When Will Feminism Be Part of Our Education?
Written By Rosie Stock
In 2016 we have access to an endless supply of information and resources, but we still aren’t really getting the all-inclusive education we need.
From talking with my teenage friends (both male and female), it seems that a lot of people who clearly support gender equality are wary of calling themselves feminists. I agree that the label has taken on a lot of negative connotations, primarily driven by incorrect and distorted media portrayal.
Everyone knows the traditional feminist stereotype: bra-less, angry, man-haters with an aversion to shaving body hair. This is an outdated generalisation and hopefully society is starting to realise that. With famous feminists such as Roxane Gay, Emma Watson, Amandla Stenberg, Amy Poehler and Tina Fey, it should be obvious that there is no all encompassing stereotype, and there is also no such thing as a perfect feminist.
The issue is simple, but the discussion is becoming complex and sometimes convoluted. Our best asset is education, because essentially, if you believe in gender equality, you should call yourself a feminist by definition alone! In the words of Beyoncé; “Feminist: a person who believes in the social, political and economic equality of the sexes”.
Other than a few sporadic instances in school, I don’t really remember ever being taught about equality – specifically in regards to gender. Although progress is being made there still remains a significant lack of education about gender equality.
As young adults, gender equality is one of the most important life lessons, but still it’s not being covered in class – instead we’re having to learn about it the hard way.
The new feminism curriculum “Fightback” (developed by Fitzroy High School’s group The Feminist Collective) is an awesome step forward in education. The course includes discussion of the objectification of women, debunking the typical feminist stereotype and myths, domestic violence, gender representation in the media and the gender pay gap among other things. The curriculum will now be made available to all Victorian schools, which is a huge success, but the question remains; how many students will it actually reach? As an elective at Fitzroy High School, only 3 boys to 10 girls signed up to the initial class, which acts as a clear indication of the need for the compulsory teaching of gender equality in schools. It’s particularly crucial for all boys’ schools, some of the whom need this education the most. It’s an unfortunate reality that many students simply won’t sign up.
In order to move forward we must not only begin teaching gender equality in some compulsory form in all schools, but we must incorporate feminism into all other subjects! The Women’s Equality Party in the UK recently proposed that “history books be audited to see if there are points where women’s contribution to the world could be included where it’s previously been washed over”. Women’s suffrage and the equal pay protest should be incorporated into History, and in Science and Maths we should explore the work of female scientists such as Marie Curie, Rosalind Franklin and Emmy Noether. Discussion should be extended to all other subjects including English, Drama, PE, Music and Art, all without forgetting that feminism MUST be intersectional. As often looked up to as all-knowing and respected figures, teachers openly identifying as feminists would also be a massive step forward in breaking down social walls and encouraging the next generation of feminists!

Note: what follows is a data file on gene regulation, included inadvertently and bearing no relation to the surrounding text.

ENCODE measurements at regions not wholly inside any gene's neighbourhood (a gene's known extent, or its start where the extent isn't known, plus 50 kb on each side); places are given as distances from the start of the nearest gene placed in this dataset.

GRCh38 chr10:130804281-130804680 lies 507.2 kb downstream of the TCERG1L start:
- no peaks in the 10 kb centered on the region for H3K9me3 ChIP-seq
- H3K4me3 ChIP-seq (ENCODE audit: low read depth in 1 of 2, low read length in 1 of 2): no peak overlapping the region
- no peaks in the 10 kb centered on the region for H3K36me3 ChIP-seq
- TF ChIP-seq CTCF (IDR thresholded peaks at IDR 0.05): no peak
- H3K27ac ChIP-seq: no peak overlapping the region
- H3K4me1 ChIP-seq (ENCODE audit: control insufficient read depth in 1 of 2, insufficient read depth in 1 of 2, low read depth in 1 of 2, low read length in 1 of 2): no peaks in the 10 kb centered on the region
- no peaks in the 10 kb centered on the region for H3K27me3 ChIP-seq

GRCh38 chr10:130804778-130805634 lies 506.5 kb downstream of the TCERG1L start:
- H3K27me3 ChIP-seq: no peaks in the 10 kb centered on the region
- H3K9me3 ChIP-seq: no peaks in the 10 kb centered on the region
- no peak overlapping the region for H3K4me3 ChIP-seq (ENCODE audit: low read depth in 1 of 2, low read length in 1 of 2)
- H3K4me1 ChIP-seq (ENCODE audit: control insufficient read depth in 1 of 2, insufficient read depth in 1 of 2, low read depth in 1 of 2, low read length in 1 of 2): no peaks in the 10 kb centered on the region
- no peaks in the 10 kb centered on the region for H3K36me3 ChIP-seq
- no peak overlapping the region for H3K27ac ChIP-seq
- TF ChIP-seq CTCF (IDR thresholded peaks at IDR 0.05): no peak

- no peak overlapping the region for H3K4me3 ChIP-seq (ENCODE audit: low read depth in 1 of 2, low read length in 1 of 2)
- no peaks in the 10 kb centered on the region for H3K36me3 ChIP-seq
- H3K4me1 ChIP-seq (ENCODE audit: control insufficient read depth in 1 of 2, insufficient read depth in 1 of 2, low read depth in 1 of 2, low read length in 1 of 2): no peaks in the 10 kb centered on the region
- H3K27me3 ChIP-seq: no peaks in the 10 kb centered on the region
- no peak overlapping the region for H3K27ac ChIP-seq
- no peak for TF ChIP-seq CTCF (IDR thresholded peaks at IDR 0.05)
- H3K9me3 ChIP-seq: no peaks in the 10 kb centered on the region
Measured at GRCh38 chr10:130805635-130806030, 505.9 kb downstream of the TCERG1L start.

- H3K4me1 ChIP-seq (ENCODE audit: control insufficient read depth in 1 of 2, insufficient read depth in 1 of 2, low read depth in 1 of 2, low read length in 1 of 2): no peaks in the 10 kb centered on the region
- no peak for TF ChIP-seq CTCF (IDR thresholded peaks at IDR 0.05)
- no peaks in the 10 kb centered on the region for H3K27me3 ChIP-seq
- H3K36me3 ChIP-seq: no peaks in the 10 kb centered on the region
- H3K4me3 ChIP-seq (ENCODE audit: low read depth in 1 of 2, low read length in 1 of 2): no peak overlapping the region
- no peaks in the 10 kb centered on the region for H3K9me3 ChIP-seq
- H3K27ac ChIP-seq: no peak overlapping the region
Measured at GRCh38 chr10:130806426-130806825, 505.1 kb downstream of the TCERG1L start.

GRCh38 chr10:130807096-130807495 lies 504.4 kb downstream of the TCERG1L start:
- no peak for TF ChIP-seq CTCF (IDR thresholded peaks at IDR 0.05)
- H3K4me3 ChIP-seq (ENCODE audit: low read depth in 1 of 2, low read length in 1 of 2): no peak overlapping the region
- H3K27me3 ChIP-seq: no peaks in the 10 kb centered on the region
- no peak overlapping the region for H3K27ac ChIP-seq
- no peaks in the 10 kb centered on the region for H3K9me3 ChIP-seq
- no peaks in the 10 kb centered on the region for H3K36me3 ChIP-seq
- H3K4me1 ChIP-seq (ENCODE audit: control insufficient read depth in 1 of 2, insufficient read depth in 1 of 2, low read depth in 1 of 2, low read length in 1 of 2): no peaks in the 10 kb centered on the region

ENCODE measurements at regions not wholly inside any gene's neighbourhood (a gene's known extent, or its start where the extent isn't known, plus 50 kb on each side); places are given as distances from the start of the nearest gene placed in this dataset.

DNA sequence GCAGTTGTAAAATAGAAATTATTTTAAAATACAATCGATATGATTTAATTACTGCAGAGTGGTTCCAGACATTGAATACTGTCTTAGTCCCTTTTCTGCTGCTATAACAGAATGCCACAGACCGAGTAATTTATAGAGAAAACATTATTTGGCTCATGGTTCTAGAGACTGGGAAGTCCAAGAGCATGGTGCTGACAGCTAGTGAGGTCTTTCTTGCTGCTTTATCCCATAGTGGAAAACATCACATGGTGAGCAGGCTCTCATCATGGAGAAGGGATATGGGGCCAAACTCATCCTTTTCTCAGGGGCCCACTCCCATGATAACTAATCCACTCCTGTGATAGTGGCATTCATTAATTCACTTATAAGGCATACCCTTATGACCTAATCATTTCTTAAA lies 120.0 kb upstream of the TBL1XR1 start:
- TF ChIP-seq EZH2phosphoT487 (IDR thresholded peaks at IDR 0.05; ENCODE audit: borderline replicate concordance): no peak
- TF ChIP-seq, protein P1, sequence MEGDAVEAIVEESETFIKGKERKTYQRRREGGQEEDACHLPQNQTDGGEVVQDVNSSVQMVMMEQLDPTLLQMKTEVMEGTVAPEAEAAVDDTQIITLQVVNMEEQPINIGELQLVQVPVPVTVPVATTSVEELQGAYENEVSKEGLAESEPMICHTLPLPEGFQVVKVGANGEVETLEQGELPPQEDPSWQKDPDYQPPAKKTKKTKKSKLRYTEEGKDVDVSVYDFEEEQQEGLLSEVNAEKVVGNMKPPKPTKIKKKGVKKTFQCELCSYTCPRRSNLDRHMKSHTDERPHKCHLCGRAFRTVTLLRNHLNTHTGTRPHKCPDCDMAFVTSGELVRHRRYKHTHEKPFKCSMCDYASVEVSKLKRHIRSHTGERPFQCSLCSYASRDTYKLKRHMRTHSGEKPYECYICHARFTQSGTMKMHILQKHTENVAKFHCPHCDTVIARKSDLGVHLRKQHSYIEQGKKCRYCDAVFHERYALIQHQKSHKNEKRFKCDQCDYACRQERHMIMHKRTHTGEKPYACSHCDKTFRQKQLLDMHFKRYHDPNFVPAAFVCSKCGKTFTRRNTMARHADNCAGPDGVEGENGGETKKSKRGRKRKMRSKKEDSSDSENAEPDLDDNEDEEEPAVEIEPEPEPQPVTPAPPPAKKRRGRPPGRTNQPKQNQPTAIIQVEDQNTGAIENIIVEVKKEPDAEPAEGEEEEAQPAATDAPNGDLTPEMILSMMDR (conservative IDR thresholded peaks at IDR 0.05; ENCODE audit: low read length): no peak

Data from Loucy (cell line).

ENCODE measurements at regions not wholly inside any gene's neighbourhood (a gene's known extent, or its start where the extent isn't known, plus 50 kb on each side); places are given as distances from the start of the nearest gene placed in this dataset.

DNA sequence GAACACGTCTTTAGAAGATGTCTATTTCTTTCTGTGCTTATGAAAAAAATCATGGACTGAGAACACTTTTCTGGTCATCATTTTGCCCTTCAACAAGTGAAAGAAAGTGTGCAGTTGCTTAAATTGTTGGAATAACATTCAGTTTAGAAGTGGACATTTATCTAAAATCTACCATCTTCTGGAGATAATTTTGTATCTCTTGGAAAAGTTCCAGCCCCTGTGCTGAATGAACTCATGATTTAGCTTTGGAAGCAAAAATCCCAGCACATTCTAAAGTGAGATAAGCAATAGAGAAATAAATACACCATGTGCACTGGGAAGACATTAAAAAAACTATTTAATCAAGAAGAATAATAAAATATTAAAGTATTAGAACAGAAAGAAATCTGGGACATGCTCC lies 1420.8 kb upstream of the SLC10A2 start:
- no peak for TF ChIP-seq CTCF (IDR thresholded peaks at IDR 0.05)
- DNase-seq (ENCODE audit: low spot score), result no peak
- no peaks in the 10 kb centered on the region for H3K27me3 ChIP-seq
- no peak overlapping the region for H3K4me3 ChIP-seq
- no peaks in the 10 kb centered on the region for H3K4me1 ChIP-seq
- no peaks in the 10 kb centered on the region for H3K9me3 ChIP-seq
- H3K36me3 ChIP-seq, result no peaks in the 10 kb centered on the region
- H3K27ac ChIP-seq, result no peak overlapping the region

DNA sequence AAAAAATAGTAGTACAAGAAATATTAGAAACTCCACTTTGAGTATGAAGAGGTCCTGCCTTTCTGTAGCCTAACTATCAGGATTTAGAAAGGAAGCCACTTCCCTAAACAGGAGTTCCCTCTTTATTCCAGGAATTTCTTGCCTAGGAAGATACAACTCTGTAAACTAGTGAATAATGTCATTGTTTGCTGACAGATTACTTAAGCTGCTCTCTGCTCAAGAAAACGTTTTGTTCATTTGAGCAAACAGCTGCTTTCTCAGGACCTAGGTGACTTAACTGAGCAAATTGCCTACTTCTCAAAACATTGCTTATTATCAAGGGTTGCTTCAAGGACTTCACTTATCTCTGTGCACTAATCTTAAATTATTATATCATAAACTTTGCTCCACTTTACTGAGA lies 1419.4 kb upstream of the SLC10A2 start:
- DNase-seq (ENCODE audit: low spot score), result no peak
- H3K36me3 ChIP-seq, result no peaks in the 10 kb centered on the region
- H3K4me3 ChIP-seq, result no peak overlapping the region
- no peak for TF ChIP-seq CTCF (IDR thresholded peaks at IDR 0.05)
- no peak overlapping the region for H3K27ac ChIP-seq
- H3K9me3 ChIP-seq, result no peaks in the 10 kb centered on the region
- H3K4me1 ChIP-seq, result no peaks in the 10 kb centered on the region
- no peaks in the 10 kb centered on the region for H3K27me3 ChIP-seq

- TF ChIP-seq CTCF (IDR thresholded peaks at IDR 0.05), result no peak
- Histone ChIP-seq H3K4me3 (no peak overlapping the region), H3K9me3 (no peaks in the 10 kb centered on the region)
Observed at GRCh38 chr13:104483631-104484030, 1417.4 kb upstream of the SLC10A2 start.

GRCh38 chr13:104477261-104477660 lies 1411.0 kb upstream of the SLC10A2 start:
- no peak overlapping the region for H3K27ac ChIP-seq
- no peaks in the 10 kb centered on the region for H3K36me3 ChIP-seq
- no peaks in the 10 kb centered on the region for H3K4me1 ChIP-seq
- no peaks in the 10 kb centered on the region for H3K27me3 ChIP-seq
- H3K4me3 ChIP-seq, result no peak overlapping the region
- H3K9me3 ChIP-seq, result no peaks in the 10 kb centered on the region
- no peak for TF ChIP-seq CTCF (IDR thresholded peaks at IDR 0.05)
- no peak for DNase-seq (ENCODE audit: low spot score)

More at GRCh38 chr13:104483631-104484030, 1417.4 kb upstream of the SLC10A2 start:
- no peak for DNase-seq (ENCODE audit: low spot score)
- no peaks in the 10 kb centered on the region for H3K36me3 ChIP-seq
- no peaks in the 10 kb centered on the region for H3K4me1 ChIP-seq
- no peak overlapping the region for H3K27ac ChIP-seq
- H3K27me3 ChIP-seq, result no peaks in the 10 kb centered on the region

It’s particularly important we teach boys (lacking the direct experience of being a girl) as well as girls, the struggles faced in both developing and developed societies. How in Saudi Arabia, women are forbidden from driving, how globally young girls are forced into female genital mutilation and how in the USA, American women serving in Iraq or Afghanistan are more likely to be raped by a comrade than killed by an enemy.
Young girls should have the chance to explain to their male peers why we might not feel comfortable travelling alone in the dark, how fine the line is we walk between being called “frigid” or “sluts” and how we know they can sometimes find it really difficult to understand that “No” does not mean “Yes”.
If young people aren’t taught about gender equality, their ignorance may pass into adulthood and manifest into even more fixed mindsets.
The solution is clear and it lies at the foundation of the problem, more schooling of gender equality in primary and secondary education. In Sweden, 16 year olds are distributed a copy of Chimamanda Ngozi Adichie’s book ‘We Should All Be Feminists’. Why can’t this initiative be extended to Australia? No more sticking to the status quo, people! If we want to continue making advances in society as fast as those in technology and communication, we must embrace these changes to our education system!
When explaining the gender wage gap to my 14 year old brother he asked, “But why are men paid more?” I answered simply with, “Because they’re men”. His incredulous reply? “But that doesn’t make any sense!”
Sexism isn’t born, it’s learnt. So let’s start from the root of the problem and enact lasting social change.
Because yes little bro, in 2016, it doesn’t make any sense.
Rosie is currently completing VCE and is passionate about science, politics and social issues.
If you’re passionate about gender equality and would like to write a blog piece for the Rosie Blog email us at firstname.lastname@example.org
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